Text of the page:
Japan and Iran: Good vs. Evil?

Saw a great headline this morning:

Monday, February 27, 2006

Aso Urges Iran To Halt Uranium Enrichment, Iran Says No

TOKYO (Kyodo)–Iranian Foreign Minister Manouchehr Mottaki on Monday said his country will not suspend its uranium enrichment, rejecting a request from his Japanese counterpart Taro Aso at their meeting in Tokyo, a Japanese Foreign Ministry official said.

Mottaki was quoted by the official as telling Aso that Iran is currently engaged in ”research activities” and that halting such resumption of uranium enrichment operations is ”impossible.”

Nice try, Japan! It’s unlikely that the international community will hold this diplomatic exercise in futility against you, so no worries! Aso gets an “A” for effort:

[February 04, 2006]

Japan viewed most positively in world poll, Iran most negatively

(Japan Economic Newswire Via Thomson Dialog NewsEdge)WASHINGTON, Feb. 4_(Kyodo) _ Japan was most widely viewed as having a positive influence in the world, while Iran displaced the United States as the nation with the most negative rating, according to a BBC World Service survey released Friday.

Positive ratings for Japan exceeded negative ones in 31 of the 33 countries polled, with an average of 55 percent positive and 18 percent negative. The two exceptions were China and South Korea, where 71 percent and 51 percent of respondents, respectively, said Japan has a negative influence.

Meanwhile, Europe as a whole gets the most positive ratings of all, the survey results showed.

As for Iran, more respondents had negative views than positive ones in 24 of the 33 countries. On average, just 18 percent said Iran has a positive influence while 47 percent said it has a negative influence.

The United States, which had the most negative ratings in last year’s poll, ranked second behind Iran this time. But it has lost ground in some key allied countries, with negative views growing in Europe, China, Australia and Brazil.

“Interestingly, no more Iranians were negative about the U.S. role in the world than Germans or French, each with 65 percent negative,” the poll results said.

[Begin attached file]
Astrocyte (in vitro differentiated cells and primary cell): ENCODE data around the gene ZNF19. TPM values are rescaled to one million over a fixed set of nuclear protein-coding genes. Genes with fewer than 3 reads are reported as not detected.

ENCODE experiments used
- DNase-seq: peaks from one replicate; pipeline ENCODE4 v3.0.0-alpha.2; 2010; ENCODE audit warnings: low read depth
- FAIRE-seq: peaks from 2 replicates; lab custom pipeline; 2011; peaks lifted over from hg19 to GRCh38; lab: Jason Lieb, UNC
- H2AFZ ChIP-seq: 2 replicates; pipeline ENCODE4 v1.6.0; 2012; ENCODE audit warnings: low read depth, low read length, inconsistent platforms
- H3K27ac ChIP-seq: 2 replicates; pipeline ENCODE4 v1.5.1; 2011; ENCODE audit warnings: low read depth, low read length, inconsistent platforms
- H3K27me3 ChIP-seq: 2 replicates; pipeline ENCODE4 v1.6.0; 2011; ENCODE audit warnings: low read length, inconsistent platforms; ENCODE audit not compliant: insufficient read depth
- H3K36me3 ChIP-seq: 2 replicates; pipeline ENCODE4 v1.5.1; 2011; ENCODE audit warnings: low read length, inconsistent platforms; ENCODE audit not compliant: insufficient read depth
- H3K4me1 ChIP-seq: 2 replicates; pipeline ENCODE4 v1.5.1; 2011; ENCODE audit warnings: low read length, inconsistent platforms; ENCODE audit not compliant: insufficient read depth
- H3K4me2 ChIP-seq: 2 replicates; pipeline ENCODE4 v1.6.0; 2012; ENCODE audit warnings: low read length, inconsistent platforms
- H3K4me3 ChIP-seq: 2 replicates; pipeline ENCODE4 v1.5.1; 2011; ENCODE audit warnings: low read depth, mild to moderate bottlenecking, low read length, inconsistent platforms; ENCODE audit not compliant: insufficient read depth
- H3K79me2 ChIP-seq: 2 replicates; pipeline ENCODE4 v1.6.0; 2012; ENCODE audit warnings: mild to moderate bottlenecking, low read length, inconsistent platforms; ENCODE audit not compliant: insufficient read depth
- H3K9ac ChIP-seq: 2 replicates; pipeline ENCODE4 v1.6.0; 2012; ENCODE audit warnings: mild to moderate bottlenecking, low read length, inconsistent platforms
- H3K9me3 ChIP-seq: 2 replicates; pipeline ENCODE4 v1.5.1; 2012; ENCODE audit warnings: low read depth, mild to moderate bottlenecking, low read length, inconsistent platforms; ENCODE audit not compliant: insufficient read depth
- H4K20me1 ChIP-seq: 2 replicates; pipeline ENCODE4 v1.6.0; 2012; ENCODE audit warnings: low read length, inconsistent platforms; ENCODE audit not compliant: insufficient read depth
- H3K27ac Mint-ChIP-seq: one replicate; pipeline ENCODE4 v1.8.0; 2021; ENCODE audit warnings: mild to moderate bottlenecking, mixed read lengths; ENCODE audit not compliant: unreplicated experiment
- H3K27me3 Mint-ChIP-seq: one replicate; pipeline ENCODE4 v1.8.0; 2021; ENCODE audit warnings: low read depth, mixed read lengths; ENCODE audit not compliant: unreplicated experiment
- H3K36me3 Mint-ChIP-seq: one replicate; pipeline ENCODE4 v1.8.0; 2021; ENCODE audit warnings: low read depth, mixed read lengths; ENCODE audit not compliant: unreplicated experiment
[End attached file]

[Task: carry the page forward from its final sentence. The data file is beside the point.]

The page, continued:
For China, ratings dropped most notably among European countries and in Canada, but positive views were particularly widespread in African countries.

The survey, conducted for the BBC by international polling firm GlobeScan and the University of Maryland, polled 39,435 people between October 2005 and January 2006.

The countries or region rated in this year’s poll are Britain, China, Europe, France, India, Iran, Japan, Russia and the United States.

Those surveyed were asked whether they think each of the selected countries has a mainly positive or mainly negative influence in the world, but the poll results did not reveal the reasons behind the respondents’ judgment

8 thoughts on “Japan and Iran: Good vs. Evil?”

  1. Have you seen this article from the Asahi:


    Iran dilemma
    “Iran’s publicly stated intention to advance its nuclear technology threatens a key element of Japan’s energy strategy–development of the Azadegan oil field … If Tehran does not alter its position, Japan could lose its rights to the field.”

    Can you imagine another country taking this attitude towards the Iran crisis? It speaks of a certain irresponsibility coming from Japan, who with North Korea living next door should take this a lot more seriously.

  2. Irresponsibility? Not really. A significant part of Japan’s energy supply comes from Iranian oil fields, and the two countries have surprisingly good relations.

  3. Hi.

    Your use of the “more” feature has led to a missing end-blockquote tag on the main page. So everything below the entry is treated as quoted/indented!

    You probably need to end the blockquote then use “more”, then start a new blockquote for the rest of the quote. (Not sure how that will look on this page, though…?!?)


  4. Hmm, that was actually intentional as I was quoting the entire article. Sorry for the confusion…

  5. There may be an in for some constructive engagement:

    bq. “Iran asks Japan to participate in nuclear power plant projects”:http://www.crisscross.com/jp/news/365578
    Iranian Foreign Minister Manouchehr Mottaki said Tuesday he asked Prime Minister Junichiro Koizumi for Japanese participation in Iran’s nuclear power plants to generate electricity, while Koizumi said he hopes Iran will gain the trust of the international community.

  6. Also, Saru and I talked about “getting Japan to engage Iran”:http://www.cominganarchy.com/archives/2005/03/02/engaging-iran/ almost exactly 1 year ago:

    bq. […]What I think is needed is a third party to act as a go-between so as to make any promises made look like they were done on even ground. Iran does not trust the US or Britian, and the US does not trust France or Germany, so I think the go-between should be Japan, with Europe playing second. The Iranians really respect the Japanese, and the Japanese have huge investments in Iran.
    So the CIA should get on the horn to Tokyo who should approach Tehran to say that it is a concerned investor looking to strengthen Iran which will strengthen its investments. Japan can then relay _needs_ not _demands_ back and forth, and starting small I think the US and Iran can work together. For example, the US can tell Iran that it will keep Pakistan on a tight leash, and protect Iran’s west side from Arab and Israeli intrusion. Iran can ask for economic benefits, relieving of sanctions, etc and offer help in Afghanistan and Southern Iraq.[…]

  7. Keep in mind that the request came from Aso. If that man demanded that I finish the sandwich I was in the middle of eating, I would have to seriously reconsider if I even wanted it anymore.

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